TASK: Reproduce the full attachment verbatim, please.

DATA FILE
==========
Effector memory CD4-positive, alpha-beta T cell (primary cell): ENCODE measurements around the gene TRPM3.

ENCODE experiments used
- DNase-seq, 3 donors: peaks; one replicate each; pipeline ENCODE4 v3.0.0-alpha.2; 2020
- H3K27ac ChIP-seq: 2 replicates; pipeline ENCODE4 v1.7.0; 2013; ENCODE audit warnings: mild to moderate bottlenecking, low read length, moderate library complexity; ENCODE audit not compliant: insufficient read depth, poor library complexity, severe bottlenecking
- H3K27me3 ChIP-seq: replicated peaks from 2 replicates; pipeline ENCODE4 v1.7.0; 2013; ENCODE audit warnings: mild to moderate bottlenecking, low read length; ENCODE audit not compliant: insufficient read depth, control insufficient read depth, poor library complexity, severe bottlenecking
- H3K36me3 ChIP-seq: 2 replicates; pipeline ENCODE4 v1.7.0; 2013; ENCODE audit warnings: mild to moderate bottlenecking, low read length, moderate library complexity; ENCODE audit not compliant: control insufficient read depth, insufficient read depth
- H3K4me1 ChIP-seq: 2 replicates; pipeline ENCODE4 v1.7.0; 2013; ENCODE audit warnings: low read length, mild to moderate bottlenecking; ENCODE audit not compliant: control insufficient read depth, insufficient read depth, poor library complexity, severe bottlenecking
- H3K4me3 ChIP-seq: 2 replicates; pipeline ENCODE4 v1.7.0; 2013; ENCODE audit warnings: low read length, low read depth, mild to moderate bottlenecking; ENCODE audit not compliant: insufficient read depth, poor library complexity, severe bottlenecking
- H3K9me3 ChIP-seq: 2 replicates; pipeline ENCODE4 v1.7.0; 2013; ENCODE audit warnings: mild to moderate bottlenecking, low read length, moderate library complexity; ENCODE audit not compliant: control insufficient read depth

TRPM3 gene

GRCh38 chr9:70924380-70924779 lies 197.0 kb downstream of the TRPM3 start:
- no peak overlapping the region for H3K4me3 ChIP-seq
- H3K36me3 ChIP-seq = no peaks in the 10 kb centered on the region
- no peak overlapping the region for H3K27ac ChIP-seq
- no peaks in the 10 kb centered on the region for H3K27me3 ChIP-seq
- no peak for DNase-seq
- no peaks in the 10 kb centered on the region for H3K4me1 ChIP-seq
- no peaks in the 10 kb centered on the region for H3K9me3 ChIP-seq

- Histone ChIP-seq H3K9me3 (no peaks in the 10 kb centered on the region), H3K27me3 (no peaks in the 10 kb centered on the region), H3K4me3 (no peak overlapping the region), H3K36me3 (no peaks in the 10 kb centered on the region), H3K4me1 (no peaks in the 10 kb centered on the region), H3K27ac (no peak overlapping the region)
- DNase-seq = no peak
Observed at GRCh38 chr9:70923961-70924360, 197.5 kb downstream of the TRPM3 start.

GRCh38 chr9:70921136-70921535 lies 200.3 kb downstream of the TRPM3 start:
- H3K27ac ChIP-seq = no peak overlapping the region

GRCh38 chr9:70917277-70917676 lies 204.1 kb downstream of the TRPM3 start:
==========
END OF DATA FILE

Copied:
Effector memory CD4-positive, alpha-beta T cell (primary cell): ENCODE measurements around the gene TRPM3.

ENCODE experiments used
- DNase-seq, 3 donors: peaks; one replicate each; pipeline ENCODE4 v3.0.0-alpha.2; 2020
- H3K27ac ChIP-seq: 2 replicates; pipeline ENCODE4 v1.7.0; 2013; ENCODE audit warnings: mild to moderate bottlenecking, low read length, moderate library complexity; ENCODE audit not compliant: insufficient read depth, poor library complexity, severe bottlenecking
- H3K27me3 ChIP-seq: replicated peaks from 2 replicates; pipeline ENCODE4 v1.7.0; 2013; ENCODE audit warnings: mild to moderate bottlenecking, low read length; ENCODE audit not compliant: insufficient read depth, control insufficient read depth, poor library complexity, severe bottlenecking
- H3K36me3 ChIP-seq: 2 replicates; pipeline ENCODE4 v1.7.0; 2013; ENCODE audit warnings: mild to moderate bottlenecking, low read length, moderate library complexity; ENCODE audit not compliant: control insufficient read depth, insufficient read depth
- H3K4me1 ChIP-seq: 2 replicates; pipeline ENCODE4 v1.7.0; 2013; ENCODE audit warnings: low read length, mild to moderate bottlenecking; ENCODE audit not compliant: control insufficient read depth, insufficient read depth, poor library complexity, severe bottlenecking
- H3K4me3 ChIP-seq: 2 replicates; pipeline ENCODE4 v1.7.0; 2013; ENCODE audit warnings: low read length, low read depth, mild to moderate bottlenecking; ENCODE audit not compliant: insufficient read depth, poor library complexity, severe bottlenecking
- H3K9me3 ChIP-seq: 2 replicates; pipeline ENCODE4 v1.7.0; 2013; ENCODE audit warnings: mild to moderate bottlenecking, low read length, moderate library complexity; ENCODE audit not compliant: control insufficient read depth

TRPM3 gene

GRCh38 chr9:70924380-70924779 lies 197.0 kb downstream of the TRPM3 start:
- no peak overlapping the region for H3K4me3 ChIP-seq
- H3K36me3 ChIP-seq = no peaks in the 10 kb centered on the region
- no peak overlapping the region for H3K27ac ChIP-seq
- no peaks in the 10 kb centered on the region for H3K27me3 ChIP-seq
- no peak for DNase-seq
- no peaks in the 10 kb centered on the region for H3K4me1 ChIP-seq
- no peaks in the 10 kb centered on the region for H3K9me3 ChIP-seq

- Histone ChIP-seq H3K9me3 (no peaks in the 10 kb centered on the region), H3K27me3 (no peaks in the 10 kb centered on the region), H3K4me3 (no peak overlapping the region), H3K36me3 (no peaks in the 10 kb centered on the region), H3K4me1 (no peaks in the 10 kb centered on the region), H3K27ac (no peak overlapping the region)
- DNase-seq = no peak
Observed at GRCh38 chr9:70923961-70924360, 197.5 kb downstream of the TRPM3 start.

GRCh38 chr9:70921136-70921535 lies 200.3 kb downstream of the TRPM3 start:
- H3K27ac ChIP-seq = no peak overlapping the region

GRCh38 chr9:70917277-70917676 lies 204.1 kb downstream of the TRPM3 start: